Despite reactions from the faithful, similar to those observed during the Virgin of Mercy procession in 2022, the truth remains that the regime employs its available resources to hinder such events.

Molina clarified that the prohibition of street processions was imposed prior to and following Holy Week 2023. While there were occasional exceptions, like the St. Dominic celebration in Managua, these were permitted due to the event being highly attended and featuring activities involving alcohol consumption and revelry.

“So, for tourism reasons, that procession was allowed, but the rest of them are being prohibited,” she said.

The Nicaraguan researcher additionally pointed out that authorities aim to avoid documenting the prohibitions, opting instead for “courtesy visits” during which they verbally communicate to the parish priests that “they are not allowed to conduct the processions.”

“It has also been forbidden to mention Bishop Rolando Álvarez in Masses and in prayers,” Molina said. She reported that lay groups, priests, and seminarians secretly pray for the bishop, “because whoever mentions him in the homily, at Mass … is immediately visited by the police” and may even be arrested.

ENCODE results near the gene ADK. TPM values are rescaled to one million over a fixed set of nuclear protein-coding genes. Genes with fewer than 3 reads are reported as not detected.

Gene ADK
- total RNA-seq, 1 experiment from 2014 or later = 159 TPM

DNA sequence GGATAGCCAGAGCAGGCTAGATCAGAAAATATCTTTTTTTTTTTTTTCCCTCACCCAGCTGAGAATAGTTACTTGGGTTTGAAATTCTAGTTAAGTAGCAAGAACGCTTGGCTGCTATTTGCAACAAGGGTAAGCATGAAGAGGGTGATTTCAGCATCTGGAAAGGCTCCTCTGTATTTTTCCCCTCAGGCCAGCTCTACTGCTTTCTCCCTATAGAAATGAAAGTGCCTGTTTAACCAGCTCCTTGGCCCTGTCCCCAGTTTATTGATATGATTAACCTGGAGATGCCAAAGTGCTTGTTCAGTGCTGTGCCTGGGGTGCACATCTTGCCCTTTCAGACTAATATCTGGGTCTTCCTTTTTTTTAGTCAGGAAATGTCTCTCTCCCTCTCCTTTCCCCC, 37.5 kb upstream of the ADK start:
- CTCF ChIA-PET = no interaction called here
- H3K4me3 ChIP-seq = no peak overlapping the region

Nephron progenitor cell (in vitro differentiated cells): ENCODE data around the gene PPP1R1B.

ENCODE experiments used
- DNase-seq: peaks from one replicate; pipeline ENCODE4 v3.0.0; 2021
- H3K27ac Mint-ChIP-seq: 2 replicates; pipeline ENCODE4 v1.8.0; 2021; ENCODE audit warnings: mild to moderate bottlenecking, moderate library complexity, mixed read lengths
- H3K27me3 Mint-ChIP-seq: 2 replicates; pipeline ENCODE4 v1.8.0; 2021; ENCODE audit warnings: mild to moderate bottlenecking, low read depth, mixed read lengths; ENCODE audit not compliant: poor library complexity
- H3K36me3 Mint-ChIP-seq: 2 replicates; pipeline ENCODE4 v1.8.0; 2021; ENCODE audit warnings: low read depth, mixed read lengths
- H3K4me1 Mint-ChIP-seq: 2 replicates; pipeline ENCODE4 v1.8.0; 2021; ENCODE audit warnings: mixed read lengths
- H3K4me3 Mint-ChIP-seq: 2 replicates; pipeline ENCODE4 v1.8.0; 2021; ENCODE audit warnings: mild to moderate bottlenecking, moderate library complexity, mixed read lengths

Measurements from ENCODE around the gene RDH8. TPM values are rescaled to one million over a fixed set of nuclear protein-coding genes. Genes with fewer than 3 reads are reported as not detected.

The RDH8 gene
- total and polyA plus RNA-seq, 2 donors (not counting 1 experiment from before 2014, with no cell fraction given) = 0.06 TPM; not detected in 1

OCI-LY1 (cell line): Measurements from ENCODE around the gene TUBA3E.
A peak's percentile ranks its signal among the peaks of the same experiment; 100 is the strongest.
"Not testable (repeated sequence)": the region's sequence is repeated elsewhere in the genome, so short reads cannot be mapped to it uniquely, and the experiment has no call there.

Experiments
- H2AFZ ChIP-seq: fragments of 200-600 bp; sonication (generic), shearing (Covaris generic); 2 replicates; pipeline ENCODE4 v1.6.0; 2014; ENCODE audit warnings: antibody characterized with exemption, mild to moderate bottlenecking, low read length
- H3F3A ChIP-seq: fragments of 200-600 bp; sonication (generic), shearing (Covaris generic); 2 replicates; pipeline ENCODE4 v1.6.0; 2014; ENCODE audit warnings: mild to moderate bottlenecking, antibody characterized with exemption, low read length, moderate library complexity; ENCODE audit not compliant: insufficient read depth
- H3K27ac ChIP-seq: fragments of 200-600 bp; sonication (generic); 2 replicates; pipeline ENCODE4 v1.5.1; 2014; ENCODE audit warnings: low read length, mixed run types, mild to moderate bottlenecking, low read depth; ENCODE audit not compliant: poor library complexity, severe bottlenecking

1. Official Statements from the Nicaraguan Bishops

The Nicaraguan Bishops’ Conference is recognized for its active involvement in national affairs and has issued statements on various occasions, particularly concerning elections and other significant public events.

However, when their positions have clashed with the regime’s preferences, the dictatorship has responded by making accusations and launching verbal attacks.

Despite these circumstances, in November 2021, the Church reaffirmed its willingness to mediate between the opposition and the regime as a means to resolve the political crisis. Unfortunately, this offer was rejected by Ortega.

In relation to Álvarez’s predicament, the bishops released a statement on August 20, 2022, the day following his forceful removal from the diocesan chancery in Matagalpa. In the statement, they expressed deep distress over the “wound” inflicted upon the Church in Nicaragua due to these events.

The ACN Report

On June 22, the pontifical foundation Aid to the Church in Need (ACN) presented its 2023 Report on Religious Freedom, observing that the persecution of the Church in Nicaragua is “politically motivated rather than religious.”

This perspective arises because since the onset of the current crisis in 2018, “the Church has openly criticized any suppression of civil liberties and the violation of human rights within the nation.”

The ACN report on Nicaragua highlights a visible deterioration in religious freedom within the Central American country.

The report concludes with a somber and pessimistic assessment of the prospects for human rights, including religious freedom.

This narrative was initially published by ACI Prensa, CNA’s Spanish-language news partner, and has been translated and adapted by CNA.